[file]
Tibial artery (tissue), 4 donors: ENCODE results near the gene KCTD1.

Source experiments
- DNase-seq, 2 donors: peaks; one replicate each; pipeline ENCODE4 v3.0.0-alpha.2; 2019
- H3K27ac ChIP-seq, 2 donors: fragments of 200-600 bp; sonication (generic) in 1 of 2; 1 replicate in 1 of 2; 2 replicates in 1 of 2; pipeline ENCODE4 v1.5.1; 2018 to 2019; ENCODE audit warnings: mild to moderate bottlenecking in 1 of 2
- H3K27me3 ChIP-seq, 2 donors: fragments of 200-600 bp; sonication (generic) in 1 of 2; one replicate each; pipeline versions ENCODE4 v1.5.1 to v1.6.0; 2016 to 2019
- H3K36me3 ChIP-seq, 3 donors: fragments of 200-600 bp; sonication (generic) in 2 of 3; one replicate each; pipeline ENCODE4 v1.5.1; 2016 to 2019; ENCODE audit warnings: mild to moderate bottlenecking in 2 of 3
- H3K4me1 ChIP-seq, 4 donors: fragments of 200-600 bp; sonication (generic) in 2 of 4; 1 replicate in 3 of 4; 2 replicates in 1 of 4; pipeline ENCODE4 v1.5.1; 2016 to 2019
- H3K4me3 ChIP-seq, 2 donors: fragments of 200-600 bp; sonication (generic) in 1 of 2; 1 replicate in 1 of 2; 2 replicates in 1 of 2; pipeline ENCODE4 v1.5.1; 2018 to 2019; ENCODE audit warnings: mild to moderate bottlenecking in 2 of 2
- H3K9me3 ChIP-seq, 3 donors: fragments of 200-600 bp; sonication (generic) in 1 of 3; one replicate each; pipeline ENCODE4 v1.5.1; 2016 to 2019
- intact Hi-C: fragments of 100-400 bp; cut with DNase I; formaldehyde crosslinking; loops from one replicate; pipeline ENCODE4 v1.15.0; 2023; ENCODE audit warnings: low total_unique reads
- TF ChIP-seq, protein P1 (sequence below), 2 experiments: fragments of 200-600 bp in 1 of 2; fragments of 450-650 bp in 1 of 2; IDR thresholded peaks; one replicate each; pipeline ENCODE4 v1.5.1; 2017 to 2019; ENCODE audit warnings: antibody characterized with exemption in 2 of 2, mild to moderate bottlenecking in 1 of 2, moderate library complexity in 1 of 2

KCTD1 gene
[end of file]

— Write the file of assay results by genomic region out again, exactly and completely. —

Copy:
Tibial artery (tissue), 4 donors: ENCODE results near the gene KCTD1.

Source experiments
- DNase-seq, 2 donors: peaks; one replicate each; pipeline ENCODE4 v3.0.0-alpha.2; 2019
- H3K27ac ChIP-seq, 2 donors: fragments of 200-600 bp; sonication (generic) in 1 of 2; 1 replicate in 1 of 2; 2 replicates in 1 of 2; pipeline ENCODE4 v1.5.1; 2018 to 2019; ENCODE audit warnings: mild to moderate bottlenecking in 1 of 2
- H3K27me3 ChIP-seq, 2 donors: fragments of 200-600 bp; sonication (generic) in 1 of 2; one replicate each; pipeline versions ENCODE4 v1.5.1 to v1.6.0; 2016 to 2019
- H3K36me3 ChIP-seq, 3 donors: fragments of 200-600 bp; sonication (generic) in 2 of 3; one replicate each; pipeline ENCODE4 v1.5.1; 2016 to 2019; ENCODE audit warnings: mild to moderate bottlenecking in 2 of 3
- H3K4me1 ChIP-seq, 4 donors: fragments of 200-600 bp; sonication (generic) in 2 of 4; 1 replicate in 3 of 4; 2 replicates in 1 of 4; pipeline ENCODE4 v1.5.1; 2016 to 2019
- H3K4me3 ChIP-seq, 2 donors: fragments of 200-600 bp; sonication (generic) in 1 of 2; 1 replicate in 1 of 2; 2 replicates in 1 of 2; pipeline ENCODE4 v1.5.1; 2018 to 2019; ENCODE audit warnings: mild to moderate bottlenecking in 2 of 2
- H3K9me3 ChIP-seq, 3 donors: fragments of 200-600 bp; sonication (generic) in 1 of 3; one replicate each; pipeline ENCODE4 v1.5.1; 2016 to 2019
- intact Hi-C: fragments of 100-400 bp; cut with DNase I; formaldehyde crosslinking; loops from one replicate; pipeline ENCODE4 v1.15.0; 2023; ENCODE audit warnings: low total_unique reads
- TF ChIP-seq, protein P1 (sequence below), 2 experiments: fragments of 200-600 bp in 1 of 2; fragments of 450-650 bp in 1 of 2; IDR thresholded peaks; one replicate each; pipeline ENCODE4 v1.5.1; 2017 to 2019; ENCODE audit warnings: antibody characterized with exemption in 2 of 2, mild to moderate bottlenecking in 1 of 2, moderate library complexity in 1 of 2

KCTD1 gene